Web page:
Did one missed birdie cost Villegas shot at FedExCup?Camilo Villegas won in St. Louis, finished tied for third in Boston ... and missed the cut by a stroke in New Jersey.September 07, 2008
Mike McAllister, PGATOUR.COM Managing Editor
ST. LOUIS -- The suspense of the PGA TOUR Playoffs for the FedExCup may not have disappeared when Vijay Singh drained that birdie putt on top of Sergio Garcia's putt two weeks ago, keeping Singh alive to win the first Playoff event, The Barclays, on the next playoff hole.
It may not have disappeared when Singh throttled the field in the final round of last week's Deutsche Bank Championship, shooting a brilliant 63 that basically eliminated all but a handful of players.
And it may not have disappeared Sunday when those handful of guys with a mathematical chance failed to take command of the BMW Championship, thus allowing Singh to essential clinch the FedExCup trophy and the $10 million bonus when he shows up later this month and signs his scorecard -- correctly -- after every round of THE TOUR Championship presented by Coca-Cola.
As it turned out, the suspense of these Playoffs may have vanished 16 days ago when Camilo Villegas failed to birdie the final hole of his second round at The Barclays, thereby missing the cut by a stroke. That prevented Villegas from accumulating enough FedExCup points to stay within striking distance of Singh when the Playoffs resume at East Lake.
You see, Villegas followed that missed cut in New Jersey with a tie for third in Boston, and now his first win on TOUR in St. Louis. That puts him in second place in FedExCup points behind Singh. But even if Villegas wins THE TOUR Championship and Singh finishes last -- the key word there being "finishes" -- then Singh will still win the FedExCup by 101 points.
Had Villegas made the cut at The Barclays and finished last, he would have received more than 2,000 points. Those points, combined with his points in the subsequent two events, would have given him a shot -- admittedly an outside shot, but still a shot -- at being the only player capable of catching Singh for the FedExCup title.
But he didn't. Instead, those who are attuned to the points system knew the drama that was unfolding Sunday in St. Louis. Would Villegas win to gift-wrap a $10 million check for Singh? Would one of the 23 players in the points standings behind Singh win to keep their hopes alive? Or would Singh slide down the leaderboard far enough to keep others in play?
When Singh finished his round (he eventually tied for 44th), the tournament was still not done, so he wasn't sure where he stood. All he knew was that the Bellerive greens were slower than in the first two Playoff events, his putting wasn't as sharp, and he had the next two weeks off.
"This was my sixth week in a row," Singh said, "so that's taken a toll ... I'm going to take a week off and then practice hard and get ready for THE TOUR Championship."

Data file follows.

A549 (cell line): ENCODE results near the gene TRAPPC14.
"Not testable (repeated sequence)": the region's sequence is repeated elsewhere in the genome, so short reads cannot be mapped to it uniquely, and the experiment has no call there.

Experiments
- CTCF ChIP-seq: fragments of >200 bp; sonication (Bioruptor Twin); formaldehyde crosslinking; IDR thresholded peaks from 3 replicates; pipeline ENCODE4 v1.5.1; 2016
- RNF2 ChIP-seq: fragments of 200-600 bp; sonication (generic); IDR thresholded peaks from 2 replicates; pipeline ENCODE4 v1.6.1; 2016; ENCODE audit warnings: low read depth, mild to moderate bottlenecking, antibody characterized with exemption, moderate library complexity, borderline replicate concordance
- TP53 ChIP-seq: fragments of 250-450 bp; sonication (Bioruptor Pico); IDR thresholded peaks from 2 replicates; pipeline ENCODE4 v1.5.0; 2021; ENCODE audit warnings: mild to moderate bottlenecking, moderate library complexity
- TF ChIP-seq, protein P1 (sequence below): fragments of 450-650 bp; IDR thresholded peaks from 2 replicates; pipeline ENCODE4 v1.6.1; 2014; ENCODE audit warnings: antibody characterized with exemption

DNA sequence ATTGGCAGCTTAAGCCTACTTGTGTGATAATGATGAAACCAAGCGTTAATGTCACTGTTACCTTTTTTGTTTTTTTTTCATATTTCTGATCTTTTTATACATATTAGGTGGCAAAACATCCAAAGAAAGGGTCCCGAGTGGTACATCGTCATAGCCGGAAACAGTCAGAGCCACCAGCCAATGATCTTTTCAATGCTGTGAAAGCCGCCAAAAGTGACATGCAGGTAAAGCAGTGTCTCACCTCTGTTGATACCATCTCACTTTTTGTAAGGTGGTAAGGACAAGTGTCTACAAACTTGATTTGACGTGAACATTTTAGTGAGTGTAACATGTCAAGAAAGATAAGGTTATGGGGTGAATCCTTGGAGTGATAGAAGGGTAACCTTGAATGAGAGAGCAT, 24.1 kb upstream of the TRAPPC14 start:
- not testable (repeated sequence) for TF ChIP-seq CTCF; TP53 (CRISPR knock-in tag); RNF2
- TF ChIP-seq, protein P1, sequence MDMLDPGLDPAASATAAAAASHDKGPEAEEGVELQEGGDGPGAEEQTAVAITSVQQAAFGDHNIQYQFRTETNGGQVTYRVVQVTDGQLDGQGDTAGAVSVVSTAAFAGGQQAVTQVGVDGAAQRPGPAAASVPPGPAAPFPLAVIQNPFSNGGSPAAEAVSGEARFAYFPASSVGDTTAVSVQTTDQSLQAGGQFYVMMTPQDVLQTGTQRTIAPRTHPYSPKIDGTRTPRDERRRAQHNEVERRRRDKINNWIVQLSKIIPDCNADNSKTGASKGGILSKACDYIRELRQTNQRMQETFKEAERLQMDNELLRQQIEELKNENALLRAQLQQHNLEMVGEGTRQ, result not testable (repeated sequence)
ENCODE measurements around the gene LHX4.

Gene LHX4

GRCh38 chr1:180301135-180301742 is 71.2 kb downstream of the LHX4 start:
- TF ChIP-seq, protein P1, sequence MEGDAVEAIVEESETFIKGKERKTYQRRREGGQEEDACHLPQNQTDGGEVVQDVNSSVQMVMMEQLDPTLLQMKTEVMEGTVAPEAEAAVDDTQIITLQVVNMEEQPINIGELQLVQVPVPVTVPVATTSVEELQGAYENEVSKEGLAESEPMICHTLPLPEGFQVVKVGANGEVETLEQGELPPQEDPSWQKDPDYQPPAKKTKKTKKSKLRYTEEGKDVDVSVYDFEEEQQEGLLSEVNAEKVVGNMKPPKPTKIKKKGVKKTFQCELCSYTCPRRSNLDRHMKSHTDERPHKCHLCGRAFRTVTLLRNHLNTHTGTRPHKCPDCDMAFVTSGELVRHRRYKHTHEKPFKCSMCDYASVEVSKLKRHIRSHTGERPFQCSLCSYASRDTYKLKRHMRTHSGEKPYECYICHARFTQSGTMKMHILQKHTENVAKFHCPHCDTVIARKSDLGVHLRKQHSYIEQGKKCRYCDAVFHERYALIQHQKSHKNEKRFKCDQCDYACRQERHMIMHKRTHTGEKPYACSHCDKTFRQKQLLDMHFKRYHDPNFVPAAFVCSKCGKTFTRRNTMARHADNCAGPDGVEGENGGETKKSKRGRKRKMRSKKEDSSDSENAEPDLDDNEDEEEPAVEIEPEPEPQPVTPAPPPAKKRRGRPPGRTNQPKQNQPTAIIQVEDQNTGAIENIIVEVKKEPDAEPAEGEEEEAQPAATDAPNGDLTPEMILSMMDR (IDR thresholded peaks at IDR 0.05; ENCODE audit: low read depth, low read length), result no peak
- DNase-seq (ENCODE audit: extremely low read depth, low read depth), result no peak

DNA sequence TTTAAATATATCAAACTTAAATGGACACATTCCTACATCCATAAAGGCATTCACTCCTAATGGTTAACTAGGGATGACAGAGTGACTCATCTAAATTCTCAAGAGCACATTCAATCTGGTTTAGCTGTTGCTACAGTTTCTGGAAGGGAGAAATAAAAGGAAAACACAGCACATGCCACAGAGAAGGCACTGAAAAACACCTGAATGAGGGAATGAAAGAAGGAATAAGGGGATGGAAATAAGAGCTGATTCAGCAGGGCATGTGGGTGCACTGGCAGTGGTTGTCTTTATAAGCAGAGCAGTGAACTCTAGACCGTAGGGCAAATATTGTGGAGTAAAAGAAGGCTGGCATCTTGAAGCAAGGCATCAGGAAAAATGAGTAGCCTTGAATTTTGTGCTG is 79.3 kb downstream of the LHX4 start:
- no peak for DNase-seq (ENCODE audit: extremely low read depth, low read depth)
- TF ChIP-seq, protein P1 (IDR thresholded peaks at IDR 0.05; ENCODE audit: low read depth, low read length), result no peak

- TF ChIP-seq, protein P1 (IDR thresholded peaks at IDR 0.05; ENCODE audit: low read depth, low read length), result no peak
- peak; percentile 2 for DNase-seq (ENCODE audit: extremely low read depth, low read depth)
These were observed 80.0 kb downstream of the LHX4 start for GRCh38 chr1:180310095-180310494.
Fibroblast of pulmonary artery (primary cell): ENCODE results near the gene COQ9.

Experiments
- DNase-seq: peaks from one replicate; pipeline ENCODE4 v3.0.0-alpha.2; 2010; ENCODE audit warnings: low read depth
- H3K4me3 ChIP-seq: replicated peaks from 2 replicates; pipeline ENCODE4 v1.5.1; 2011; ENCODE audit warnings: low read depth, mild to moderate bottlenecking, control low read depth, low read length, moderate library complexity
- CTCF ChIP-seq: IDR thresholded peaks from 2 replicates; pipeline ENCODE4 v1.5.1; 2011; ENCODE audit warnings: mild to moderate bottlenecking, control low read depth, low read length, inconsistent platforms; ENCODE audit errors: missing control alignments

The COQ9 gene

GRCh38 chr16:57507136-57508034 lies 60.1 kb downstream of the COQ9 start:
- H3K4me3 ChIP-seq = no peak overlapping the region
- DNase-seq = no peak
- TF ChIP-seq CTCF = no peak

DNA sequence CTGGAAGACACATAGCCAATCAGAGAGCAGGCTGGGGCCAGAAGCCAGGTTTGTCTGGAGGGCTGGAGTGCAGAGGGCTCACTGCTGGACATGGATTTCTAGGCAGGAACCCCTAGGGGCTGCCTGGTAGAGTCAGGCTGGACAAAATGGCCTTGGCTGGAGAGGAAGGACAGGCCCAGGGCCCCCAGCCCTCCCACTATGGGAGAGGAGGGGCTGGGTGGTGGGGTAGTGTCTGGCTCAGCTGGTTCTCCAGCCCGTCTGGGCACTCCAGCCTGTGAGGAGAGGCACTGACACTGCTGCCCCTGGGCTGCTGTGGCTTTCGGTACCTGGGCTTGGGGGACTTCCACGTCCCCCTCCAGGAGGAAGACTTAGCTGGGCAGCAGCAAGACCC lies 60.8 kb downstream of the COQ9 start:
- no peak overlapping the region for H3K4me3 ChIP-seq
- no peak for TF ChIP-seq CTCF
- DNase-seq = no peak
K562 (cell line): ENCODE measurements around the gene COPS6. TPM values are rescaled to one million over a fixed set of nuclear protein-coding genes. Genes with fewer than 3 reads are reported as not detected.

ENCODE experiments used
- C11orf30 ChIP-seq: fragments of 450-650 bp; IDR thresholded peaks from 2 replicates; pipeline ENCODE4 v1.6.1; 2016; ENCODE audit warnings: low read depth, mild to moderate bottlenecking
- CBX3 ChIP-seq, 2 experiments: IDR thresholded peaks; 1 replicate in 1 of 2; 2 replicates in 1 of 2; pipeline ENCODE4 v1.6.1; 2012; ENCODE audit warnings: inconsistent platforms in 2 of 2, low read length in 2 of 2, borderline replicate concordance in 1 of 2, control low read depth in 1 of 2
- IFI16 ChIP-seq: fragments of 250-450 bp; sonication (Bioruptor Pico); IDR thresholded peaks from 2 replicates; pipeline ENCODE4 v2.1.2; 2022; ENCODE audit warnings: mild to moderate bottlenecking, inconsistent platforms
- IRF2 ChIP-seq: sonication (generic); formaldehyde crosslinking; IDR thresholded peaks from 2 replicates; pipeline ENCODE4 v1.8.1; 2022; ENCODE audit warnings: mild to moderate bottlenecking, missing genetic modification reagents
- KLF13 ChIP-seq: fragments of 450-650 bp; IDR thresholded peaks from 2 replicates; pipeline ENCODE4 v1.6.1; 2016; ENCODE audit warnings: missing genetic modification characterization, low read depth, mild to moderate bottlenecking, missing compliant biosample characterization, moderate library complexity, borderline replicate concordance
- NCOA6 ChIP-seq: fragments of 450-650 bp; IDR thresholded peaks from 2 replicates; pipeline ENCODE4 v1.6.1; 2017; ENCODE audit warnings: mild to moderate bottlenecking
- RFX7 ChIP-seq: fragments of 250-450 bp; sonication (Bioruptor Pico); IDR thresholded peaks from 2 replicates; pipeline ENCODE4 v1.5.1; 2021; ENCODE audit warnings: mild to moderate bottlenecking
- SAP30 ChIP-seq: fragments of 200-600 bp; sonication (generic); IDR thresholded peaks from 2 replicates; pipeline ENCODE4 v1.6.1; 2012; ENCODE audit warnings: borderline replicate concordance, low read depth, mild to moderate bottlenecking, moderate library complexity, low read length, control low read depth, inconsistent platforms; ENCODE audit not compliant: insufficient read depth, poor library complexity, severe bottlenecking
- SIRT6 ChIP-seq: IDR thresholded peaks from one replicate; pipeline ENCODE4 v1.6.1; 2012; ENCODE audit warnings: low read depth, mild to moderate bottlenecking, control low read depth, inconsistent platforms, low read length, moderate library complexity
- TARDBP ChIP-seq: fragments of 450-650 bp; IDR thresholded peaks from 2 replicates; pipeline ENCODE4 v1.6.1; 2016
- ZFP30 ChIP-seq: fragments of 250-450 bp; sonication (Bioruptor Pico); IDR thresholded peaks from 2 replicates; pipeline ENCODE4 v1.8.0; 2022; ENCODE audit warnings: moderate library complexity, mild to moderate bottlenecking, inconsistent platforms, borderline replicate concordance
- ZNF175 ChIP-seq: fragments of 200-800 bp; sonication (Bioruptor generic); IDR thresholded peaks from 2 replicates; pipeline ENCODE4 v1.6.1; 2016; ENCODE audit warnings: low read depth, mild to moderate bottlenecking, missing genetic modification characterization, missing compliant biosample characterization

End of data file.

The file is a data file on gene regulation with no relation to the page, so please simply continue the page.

Meanwhile, another drama was unfolding -- the quest to get into the top 30 and gain an invite to THE TOUR Championship.
So many players went back-and-forth across that coveted 30th spot cut line Sunday that it seemed like a bad case of stutter steps had broken out.
But when the dust settled, the happiest players were Dudley Hart (who jumped from 67th spot coming into the week to 14th, thanks to a solo second-place finish after his final-round 65) and D.J. Trahan (who moved from 35th to 25th after finishing T5).
"I'm not a mathematician so I didn't know exactly, but I was guessing that I needed to finish fourth solo or better to make it to THE TOUR Championship," Hart said. "I didn't think about it every shot by any stretch, but it was definitely in the back of my mind all week."
The most relieved player? Probably Chad Campbell, who left the tournament on Saturday to be with his wife who had gone into labor. By not getting any points after his withdrawal, Campbell went free-falling, from 14th to -- you guessed it -- 30th. (And really, that's only right. After all, who wants to deprive a new daddy of a guaranteed paycheck?) Bubba Watson, who started the tournament 27th in points, also was glad he dropped only two spots.
The most disappointed players? Well, Stephen Ames finished tied for fifth, moving up 19 spots in points ... to 31st. Geoff Ogilvy, meanwhile, fell two spots, from 30th (in) to 32nd (out). Boo Weekley entered the week just one spot out of the top 30, but couldn't get anything going on Sunday and dropped two spots, too.
And the most perplexing fall? That likely goes to Padraig Harrington. Winner of back-to-back majors, Harrington is a Player of the Year candidate. He began the Playoffs fourth in points -- three spots ahead of Singh. But Paddy couldn't find his game in the last three weeks.
He missed the cut in New Jersey, missed the cut in Boston and tied for 55th Sunday. In his eight playoff rounds, Harrington was a collective 2 under. As a result, he dropped to 50th in points and won't be in Atlanta.
Like several other players, Villegas found it difficult to comprehend that Harrington won't be part of the 30-man elite field. "The guy that has a a great chance of being Player of the Year is not going to play THE TOUR Championship," Villegas said. "I'm sure the FedExCup and the points system will get better for next year."
Harrington, however, didn't pin the blame on the points system. Just like he mentioned earlier in the week, Harrington said his exclusion is entirely his own doing. "It's really a four-week event," he explained, "The guys that do the best in those four weeks should be there."
So, 30 players will be there at East Lake. But only one of them has the knowledge that a $10 million bonus awaits him, as long as he doesn't get hurt and doesn't do anything foolish to anger the golf gods.